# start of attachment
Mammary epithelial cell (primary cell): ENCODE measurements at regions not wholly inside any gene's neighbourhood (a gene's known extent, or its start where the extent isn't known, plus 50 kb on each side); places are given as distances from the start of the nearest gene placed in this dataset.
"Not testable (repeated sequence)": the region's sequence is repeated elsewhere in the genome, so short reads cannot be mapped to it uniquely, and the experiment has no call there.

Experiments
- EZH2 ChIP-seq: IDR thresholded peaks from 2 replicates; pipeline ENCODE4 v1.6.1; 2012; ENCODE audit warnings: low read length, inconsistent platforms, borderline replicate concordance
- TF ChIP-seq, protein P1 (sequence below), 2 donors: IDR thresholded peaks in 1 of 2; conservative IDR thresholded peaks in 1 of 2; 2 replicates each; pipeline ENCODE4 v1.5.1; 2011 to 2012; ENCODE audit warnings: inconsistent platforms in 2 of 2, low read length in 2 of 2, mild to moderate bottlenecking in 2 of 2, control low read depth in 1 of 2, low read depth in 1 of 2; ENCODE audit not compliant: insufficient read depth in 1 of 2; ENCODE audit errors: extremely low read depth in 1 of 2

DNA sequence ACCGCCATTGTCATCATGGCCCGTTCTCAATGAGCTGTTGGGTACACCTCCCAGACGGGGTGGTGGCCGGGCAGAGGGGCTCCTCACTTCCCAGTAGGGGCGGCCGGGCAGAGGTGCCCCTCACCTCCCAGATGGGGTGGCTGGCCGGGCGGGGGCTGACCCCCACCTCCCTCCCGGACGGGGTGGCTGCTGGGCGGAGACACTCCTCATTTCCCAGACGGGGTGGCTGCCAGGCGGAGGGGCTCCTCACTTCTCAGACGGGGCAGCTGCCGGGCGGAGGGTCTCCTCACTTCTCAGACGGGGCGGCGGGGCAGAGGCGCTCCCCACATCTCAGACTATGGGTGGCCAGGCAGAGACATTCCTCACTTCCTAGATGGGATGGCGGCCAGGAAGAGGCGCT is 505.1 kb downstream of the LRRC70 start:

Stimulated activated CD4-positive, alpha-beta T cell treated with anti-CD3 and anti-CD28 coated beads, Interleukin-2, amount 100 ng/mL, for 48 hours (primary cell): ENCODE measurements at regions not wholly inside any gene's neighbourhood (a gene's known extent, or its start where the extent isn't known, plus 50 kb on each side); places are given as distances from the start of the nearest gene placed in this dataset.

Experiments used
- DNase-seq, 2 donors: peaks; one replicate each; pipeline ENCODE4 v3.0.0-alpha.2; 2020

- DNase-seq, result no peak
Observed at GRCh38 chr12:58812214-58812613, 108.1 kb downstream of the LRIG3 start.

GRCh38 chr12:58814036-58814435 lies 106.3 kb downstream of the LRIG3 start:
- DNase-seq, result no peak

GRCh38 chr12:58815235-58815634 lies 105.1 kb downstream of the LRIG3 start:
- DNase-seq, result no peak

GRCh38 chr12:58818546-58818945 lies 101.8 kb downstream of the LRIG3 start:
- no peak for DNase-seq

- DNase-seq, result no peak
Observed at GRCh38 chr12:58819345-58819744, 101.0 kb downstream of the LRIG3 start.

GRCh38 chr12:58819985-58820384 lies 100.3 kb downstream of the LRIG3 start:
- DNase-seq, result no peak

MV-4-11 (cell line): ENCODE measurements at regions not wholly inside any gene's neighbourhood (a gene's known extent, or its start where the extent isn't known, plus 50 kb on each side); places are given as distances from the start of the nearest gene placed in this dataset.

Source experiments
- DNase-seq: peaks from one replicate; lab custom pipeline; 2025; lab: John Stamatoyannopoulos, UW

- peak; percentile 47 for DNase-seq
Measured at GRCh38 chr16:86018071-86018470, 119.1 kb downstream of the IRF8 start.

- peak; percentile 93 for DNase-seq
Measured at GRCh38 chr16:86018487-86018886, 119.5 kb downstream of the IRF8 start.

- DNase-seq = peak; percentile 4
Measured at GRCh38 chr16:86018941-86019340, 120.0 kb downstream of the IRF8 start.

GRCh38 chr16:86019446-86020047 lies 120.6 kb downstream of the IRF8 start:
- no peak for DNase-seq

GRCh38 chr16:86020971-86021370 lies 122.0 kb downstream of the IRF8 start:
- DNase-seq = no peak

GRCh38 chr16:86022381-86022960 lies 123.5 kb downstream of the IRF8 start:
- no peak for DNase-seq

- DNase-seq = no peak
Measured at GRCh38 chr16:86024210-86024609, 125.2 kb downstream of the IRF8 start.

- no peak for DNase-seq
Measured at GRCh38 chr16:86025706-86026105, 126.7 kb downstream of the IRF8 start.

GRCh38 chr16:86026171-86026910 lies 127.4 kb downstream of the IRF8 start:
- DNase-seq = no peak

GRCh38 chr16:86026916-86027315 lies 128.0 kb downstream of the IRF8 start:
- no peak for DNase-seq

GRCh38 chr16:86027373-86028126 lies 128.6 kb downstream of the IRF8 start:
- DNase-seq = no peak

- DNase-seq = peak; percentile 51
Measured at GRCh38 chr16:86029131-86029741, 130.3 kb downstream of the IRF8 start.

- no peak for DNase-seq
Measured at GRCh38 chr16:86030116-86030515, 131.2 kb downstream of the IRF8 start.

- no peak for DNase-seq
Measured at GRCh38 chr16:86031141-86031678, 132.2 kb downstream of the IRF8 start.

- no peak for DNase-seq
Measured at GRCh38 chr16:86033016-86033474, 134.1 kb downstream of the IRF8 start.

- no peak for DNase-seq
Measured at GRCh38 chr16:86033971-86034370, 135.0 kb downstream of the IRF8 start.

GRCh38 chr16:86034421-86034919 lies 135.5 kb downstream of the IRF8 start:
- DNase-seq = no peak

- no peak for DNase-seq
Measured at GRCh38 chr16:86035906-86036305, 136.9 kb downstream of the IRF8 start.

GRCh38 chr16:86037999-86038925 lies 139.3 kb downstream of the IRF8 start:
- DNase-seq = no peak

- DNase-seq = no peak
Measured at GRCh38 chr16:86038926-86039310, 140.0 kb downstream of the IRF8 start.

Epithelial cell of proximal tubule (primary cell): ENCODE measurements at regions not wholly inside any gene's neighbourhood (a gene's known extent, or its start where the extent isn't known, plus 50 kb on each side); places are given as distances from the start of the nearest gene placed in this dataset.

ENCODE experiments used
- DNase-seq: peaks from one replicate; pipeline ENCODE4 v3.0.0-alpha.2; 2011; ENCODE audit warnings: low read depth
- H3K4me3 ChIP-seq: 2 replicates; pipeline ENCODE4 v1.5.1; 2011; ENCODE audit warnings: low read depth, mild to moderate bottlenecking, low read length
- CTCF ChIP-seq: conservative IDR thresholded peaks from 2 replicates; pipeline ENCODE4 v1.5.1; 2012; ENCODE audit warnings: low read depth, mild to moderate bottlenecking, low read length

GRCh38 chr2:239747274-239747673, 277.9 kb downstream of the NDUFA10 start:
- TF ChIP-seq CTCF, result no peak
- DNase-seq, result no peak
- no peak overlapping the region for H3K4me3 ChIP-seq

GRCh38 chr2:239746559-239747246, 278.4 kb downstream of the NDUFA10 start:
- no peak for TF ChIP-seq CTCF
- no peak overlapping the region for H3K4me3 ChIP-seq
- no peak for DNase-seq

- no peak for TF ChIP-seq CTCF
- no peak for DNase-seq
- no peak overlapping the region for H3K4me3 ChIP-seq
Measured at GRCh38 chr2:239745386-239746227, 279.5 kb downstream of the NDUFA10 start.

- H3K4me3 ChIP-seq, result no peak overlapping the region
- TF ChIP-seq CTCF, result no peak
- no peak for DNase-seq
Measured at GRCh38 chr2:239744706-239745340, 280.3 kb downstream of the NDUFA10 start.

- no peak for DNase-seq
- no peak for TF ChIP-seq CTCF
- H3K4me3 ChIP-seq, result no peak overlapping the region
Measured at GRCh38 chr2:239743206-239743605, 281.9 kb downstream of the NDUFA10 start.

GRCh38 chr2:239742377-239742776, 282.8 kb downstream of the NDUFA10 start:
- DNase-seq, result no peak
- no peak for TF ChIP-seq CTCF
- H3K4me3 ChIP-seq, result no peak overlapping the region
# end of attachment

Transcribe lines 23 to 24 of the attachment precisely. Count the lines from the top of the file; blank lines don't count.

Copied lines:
Source experiments
- DNase-seq: peaks from one replicate; lab custom pipeline; 2025; lab: John Stamatoyannopoulos, UW